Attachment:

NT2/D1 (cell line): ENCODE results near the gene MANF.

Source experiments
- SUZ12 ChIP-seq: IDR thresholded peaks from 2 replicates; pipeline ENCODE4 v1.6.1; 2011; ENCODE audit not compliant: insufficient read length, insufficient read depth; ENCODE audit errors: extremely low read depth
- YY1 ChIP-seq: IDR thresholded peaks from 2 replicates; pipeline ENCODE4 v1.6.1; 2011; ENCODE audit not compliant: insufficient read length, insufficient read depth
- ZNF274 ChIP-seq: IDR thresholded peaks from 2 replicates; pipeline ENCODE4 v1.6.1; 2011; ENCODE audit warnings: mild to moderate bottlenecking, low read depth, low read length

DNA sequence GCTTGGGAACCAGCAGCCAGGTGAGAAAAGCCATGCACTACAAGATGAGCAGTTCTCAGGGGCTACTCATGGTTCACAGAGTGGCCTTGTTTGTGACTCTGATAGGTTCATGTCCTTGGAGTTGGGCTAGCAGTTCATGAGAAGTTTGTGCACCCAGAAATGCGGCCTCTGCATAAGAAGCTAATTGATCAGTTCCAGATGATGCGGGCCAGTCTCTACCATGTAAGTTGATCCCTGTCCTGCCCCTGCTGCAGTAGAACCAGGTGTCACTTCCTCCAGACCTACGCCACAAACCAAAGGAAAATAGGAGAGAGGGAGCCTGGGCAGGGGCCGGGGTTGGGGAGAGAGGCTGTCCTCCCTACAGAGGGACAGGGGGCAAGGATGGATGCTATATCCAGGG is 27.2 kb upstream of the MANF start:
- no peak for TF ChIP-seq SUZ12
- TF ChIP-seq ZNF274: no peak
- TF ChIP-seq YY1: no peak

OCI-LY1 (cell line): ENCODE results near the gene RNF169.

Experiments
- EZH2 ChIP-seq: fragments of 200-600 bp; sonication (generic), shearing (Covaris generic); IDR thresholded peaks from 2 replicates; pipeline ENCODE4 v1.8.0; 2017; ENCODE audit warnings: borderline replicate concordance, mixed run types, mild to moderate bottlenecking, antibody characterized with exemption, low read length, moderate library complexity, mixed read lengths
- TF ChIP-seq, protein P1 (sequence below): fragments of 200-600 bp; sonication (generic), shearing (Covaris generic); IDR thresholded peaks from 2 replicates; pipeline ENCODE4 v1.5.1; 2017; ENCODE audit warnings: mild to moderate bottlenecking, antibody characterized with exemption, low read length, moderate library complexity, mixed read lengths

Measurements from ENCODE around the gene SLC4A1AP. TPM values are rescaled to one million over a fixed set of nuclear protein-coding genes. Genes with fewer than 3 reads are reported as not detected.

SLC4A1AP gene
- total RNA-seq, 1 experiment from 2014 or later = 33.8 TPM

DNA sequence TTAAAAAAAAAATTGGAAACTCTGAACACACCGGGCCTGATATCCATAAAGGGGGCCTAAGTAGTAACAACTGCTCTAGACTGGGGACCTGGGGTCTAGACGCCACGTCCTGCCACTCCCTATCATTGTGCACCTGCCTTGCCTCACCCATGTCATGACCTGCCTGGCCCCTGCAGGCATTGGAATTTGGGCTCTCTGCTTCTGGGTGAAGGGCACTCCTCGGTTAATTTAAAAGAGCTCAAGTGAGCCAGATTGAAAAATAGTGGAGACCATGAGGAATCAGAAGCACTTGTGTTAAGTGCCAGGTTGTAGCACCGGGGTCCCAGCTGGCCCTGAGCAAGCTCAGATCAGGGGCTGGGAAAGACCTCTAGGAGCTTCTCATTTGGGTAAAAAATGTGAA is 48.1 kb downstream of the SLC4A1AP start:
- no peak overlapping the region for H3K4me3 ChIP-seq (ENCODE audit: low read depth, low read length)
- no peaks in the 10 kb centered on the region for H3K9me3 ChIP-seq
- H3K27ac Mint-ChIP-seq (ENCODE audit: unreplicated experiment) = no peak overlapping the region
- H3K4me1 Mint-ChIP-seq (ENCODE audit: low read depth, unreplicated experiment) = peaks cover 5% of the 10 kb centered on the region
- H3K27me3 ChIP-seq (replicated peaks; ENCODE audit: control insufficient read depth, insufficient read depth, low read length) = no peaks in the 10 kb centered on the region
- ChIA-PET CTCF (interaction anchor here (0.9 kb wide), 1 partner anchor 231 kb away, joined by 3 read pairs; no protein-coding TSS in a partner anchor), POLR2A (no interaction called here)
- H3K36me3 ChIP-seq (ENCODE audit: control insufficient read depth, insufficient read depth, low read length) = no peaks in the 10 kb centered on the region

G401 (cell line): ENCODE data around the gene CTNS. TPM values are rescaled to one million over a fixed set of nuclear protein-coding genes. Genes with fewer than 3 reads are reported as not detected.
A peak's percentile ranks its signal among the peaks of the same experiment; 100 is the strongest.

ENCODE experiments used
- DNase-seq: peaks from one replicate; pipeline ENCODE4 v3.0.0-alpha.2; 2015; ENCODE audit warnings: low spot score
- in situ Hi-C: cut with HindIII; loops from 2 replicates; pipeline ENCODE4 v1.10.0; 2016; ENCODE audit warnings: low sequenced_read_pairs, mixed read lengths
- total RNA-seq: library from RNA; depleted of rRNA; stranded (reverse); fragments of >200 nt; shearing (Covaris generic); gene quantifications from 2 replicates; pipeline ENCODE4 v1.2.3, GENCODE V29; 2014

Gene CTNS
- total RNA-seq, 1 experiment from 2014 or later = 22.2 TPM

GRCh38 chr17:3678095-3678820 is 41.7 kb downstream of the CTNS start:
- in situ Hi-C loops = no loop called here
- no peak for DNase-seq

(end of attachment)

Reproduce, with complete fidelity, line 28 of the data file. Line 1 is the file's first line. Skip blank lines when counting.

- DNase-seq: peaks from one replicate; pipeline ENCODE4 v3.0.0-alpha.2; 2015; ENCODE audit warnings: low spot score